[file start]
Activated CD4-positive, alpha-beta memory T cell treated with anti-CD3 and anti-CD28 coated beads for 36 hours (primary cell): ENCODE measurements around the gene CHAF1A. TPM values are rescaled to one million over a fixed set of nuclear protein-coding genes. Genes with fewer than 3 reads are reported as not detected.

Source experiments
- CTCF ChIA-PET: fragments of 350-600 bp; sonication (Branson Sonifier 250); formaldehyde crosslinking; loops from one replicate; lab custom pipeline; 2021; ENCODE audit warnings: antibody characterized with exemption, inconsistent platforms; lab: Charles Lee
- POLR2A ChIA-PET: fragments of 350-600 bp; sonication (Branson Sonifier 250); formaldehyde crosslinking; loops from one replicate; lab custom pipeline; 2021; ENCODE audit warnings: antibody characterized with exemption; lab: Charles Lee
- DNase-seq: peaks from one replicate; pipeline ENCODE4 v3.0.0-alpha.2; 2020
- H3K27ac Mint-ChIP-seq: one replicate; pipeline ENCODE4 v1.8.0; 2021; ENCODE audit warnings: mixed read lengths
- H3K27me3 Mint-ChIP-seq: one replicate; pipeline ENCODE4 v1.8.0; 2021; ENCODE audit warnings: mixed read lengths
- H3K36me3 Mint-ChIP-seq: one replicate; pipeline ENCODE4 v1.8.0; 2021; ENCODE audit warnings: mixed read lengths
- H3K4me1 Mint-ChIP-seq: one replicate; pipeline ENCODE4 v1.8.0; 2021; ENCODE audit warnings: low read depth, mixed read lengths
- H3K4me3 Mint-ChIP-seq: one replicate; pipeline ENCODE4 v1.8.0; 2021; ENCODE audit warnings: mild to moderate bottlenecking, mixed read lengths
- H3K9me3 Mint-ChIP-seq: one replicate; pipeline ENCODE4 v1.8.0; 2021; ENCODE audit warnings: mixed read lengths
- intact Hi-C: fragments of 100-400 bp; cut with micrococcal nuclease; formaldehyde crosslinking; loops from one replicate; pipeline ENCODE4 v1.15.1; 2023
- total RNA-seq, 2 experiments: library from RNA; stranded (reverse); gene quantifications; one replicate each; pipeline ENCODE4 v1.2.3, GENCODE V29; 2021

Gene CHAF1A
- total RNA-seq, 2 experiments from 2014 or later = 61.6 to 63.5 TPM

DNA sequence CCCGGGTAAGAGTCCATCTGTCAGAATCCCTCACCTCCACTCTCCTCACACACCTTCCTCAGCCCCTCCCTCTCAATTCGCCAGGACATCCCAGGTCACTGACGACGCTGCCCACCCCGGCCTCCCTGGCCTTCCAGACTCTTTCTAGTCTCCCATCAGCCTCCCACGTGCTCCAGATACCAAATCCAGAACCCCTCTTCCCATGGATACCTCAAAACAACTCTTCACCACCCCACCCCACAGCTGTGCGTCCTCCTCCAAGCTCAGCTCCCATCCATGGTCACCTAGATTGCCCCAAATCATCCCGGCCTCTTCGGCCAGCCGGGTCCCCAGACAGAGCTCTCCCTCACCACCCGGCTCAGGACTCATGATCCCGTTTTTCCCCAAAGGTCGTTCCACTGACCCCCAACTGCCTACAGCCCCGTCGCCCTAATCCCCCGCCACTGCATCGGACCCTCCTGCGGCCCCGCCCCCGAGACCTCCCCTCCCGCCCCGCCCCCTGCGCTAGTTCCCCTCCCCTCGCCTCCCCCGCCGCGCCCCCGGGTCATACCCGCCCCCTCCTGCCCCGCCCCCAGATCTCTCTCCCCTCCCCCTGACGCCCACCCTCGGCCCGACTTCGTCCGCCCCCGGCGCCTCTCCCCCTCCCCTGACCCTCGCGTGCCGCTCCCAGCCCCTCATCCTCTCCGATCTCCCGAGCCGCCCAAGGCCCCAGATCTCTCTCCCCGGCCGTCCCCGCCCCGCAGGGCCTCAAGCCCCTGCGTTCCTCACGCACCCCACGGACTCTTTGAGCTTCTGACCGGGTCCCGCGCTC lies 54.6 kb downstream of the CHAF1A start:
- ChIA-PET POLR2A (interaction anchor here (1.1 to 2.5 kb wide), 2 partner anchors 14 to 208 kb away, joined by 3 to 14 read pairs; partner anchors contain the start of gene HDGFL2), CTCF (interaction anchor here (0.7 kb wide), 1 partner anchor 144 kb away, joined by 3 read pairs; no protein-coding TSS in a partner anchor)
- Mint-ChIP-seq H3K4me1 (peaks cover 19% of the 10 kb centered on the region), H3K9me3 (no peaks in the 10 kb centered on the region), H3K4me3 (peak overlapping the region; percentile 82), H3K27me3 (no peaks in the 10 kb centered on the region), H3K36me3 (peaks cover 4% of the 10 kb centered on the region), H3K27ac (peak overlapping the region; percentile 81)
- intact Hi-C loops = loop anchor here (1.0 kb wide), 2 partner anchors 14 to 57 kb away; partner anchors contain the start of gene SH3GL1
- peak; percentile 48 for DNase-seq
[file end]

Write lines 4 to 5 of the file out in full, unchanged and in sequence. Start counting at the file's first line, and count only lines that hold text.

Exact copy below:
- POLR2A ChIA-PET: fragments of 350-600 bp; sonication (Branson Sonifier 250); formaldehyde crosslinking; loops from one replicate; lab custom pipeline; 2021; ENCODE audit warnings: antibody characterized with exemption; lab: Charles Lee
- DNase-seq: peaks from one replicate; pipeline ENCODE4 v3.0.0-alpha.2; 2020